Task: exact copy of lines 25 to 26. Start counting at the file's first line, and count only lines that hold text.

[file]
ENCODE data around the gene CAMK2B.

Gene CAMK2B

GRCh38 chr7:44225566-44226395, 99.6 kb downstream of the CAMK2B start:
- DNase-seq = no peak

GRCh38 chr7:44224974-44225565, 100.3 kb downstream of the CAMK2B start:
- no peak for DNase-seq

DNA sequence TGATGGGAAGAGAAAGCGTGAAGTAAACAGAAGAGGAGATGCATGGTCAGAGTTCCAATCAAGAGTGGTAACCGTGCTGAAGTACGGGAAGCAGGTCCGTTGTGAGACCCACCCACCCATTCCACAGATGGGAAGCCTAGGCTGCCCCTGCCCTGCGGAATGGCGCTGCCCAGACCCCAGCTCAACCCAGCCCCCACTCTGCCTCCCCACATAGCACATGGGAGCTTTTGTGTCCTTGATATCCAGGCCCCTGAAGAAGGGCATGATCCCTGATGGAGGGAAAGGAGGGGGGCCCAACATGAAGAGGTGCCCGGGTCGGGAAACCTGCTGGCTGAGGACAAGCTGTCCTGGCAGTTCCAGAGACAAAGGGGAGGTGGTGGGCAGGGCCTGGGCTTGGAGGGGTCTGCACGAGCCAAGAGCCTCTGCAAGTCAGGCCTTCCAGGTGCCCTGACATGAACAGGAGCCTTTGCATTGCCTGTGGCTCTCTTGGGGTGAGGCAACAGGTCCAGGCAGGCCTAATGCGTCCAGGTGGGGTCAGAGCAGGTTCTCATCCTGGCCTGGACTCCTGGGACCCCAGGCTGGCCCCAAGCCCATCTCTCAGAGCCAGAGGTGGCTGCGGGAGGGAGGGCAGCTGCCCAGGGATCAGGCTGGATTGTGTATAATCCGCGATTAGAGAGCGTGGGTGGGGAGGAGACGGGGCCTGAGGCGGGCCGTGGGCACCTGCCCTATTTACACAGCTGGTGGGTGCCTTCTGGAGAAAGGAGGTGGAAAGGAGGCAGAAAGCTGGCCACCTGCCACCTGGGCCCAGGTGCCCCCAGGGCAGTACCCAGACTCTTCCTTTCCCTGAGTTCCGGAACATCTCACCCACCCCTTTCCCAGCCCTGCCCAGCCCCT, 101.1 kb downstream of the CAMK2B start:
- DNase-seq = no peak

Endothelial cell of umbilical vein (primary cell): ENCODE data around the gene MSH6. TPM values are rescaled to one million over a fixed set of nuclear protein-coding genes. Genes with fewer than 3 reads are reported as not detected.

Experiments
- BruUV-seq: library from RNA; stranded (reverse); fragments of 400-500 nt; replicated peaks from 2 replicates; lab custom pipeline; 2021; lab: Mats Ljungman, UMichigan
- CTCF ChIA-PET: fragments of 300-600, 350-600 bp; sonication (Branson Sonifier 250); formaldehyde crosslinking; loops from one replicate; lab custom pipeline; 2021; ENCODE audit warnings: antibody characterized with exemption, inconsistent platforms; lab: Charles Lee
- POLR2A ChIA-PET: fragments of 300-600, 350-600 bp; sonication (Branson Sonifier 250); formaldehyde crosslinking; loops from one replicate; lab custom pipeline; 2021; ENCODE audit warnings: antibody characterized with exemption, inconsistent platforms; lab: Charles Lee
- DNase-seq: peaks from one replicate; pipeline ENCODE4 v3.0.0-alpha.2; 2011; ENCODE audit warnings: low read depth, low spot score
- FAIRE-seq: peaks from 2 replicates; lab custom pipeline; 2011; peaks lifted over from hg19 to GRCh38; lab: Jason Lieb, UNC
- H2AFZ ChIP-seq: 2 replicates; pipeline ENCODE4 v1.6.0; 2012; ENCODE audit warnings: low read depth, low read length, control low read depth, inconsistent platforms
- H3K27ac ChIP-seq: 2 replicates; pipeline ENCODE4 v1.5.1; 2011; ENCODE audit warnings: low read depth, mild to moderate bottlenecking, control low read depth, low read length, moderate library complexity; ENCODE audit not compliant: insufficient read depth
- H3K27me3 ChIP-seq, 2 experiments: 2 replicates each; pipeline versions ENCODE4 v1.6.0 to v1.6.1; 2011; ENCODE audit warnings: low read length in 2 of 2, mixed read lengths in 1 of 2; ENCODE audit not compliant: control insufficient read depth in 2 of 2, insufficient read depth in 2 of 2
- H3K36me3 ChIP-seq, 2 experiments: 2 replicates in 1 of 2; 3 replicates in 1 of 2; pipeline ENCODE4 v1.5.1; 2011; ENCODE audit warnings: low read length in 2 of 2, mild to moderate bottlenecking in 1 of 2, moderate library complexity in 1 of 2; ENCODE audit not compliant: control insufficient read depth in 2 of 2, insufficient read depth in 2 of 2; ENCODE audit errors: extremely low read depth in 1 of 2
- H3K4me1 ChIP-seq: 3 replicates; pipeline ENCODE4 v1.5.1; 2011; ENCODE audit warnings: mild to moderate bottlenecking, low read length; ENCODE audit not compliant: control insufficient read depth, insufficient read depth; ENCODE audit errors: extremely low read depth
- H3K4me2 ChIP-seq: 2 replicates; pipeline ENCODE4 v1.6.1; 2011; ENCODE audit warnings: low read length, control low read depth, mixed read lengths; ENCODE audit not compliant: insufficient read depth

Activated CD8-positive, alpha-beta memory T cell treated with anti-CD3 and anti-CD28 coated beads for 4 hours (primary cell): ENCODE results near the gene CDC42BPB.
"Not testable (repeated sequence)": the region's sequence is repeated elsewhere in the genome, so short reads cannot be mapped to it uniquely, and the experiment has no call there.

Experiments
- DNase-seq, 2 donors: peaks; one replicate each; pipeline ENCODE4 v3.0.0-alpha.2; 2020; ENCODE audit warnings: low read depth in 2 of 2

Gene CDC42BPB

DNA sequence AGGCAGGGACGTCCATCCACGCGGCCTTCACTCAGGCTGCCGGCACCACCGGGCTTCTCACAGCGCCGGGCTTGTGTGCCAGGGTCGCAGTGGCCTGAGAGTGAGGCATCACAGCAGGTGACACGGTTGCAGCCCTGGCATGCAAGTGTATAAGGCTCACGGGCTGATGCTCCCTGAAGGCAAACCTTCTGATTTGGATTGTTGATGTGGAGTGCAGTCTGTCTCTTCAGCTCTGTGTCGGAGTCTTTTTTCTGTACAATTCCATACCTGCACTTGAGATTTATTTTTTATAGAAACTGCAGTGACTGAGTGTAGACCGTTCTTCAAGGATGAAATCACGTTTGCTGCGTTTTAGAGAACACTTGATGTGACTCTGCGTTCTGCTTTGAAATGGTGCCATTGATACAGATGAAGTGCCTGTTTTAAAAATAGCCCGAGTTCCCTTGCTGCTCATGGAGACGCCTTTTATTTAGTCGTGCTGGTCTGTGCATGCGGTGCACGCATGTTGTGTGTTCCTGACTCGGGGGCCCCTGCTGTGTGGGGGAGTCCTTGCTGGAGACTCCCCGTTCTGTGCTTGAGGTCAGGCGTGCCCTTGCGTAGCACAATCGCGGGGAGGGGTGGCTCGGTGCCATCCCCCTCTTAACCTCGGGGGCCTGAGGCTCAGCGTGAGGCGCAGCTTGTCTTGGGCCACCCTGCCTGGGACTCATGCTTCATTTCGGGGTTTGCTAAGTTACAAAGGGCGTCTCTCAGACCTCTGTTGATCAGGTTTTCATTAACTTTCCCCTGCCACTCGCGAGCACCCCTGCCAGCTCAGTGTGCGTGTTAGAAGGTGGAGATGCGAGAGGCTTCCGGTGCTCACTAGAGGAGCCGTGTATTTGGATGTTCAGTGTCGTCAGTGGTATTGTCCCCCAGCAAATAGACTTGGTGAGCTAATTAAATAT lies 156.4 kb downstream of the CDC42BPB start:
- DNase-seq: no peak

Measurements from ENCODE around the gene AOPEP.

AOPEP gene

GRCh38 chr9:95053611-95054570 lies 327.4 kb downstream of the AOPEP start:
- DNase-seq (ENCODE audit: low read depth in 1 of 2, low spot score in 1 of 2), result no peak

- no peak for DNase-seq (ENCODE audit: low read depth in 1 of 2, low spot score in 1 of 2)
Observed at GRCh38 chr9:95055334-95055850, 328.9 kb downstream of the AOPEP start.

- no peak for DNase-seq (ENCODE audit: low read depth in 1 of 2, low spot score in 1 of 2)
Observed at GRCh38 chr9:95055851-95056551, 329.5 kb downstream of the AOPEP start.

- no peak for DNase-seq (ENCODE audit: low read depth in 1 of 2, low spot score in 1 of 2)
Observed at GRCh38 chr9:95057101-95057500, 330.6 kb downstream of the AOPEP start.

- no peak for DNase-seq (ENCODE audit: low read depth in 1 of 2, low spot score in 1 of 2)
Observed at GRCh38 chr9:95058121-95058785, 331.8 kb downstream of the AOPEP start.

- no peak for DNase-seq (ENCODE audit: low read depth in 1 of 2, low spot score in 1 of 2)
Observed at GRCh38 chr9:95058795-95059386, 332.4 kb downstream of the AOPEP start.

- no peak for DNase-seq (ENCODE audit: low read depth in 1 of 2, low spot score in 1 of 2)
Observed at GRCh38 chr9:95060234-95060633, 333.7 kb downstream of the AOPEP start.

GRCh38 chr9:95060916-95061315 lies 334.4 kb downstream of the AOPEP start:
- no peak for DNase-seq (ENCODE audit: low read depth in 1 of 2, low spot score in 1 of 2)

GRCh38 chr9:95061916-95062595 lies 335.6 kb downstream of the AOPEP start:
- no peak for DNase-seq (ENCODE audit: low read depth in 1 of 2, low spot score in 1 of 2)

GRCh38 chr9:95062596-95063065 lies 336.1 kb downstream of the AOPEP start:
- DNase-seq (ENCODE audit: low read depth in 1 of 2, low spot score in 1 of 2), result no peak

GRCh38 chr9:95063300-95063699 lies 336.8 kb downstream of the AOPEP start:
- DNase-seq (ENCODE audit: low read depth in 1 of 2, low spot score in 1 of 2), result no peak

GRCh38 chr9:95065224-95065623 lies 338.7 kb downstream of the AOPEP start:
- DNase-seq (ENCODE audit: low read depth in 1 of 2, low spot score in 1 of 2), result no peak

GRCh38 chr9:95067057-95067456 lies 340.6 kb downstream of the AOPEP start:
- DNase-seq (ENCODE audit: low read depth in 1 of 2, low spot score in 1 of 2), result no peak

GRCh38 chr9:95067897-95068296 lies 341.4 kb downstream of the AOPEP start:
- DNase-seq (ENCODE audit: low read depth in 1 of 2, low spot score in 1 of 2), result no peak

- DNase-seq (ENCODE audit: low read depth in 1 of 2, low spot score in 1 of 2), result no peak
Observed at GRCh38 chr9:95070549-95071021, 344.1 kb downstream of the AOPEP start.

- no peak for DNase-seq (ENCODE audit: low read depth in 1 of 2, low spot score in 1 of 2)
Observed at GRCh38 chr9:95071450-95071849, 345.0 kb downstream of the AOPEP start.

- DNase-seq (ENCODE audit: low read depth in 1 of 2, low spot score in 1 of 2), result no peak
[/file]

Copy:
- DNase-seq, 2 donors: peaks; one replicate each; pipeline ENCODE4 v3.0.0-alpha.2; 2020; ENCODE audit warnings: low read depth in 2 of 2

Gene CDC42BPB